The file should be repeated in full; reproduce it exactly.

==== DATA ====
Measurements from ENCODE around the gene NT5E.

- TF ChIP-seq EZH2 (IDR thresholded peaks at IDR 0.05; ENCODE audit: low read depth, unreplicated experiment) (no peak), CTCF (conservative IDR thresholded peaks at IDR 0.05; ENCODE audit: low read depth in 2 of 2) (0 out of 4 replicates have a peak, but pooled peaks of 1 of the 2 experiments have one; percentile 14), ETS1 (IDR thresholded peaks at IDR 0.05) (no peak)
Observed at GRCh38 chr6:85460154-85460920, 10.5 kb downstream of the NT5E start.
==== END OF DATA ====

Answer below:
Measurements from ENCODE around the gene NT5E.

- TF ChIP-seq EZH2 (IDR thresholded peaks at IDR 0.05; ENCODE audit: low read depth, unreplicated experiment) (no peak), CTCF (conservative IDR thresholded peaks at IDR 0.05; ENCODE audit: low read depth in 2 of 2) (0 out of 4 replicates have a peak, but pooled peaks of 1 of the 2 experiments have one; percentile 14), ETS1 (IDR thresholded peaks at IDR 0.05) (no peak)
Observed at GRCh38 chr6:85460154-85460920, 10.5 kb downstream of the NT5E start.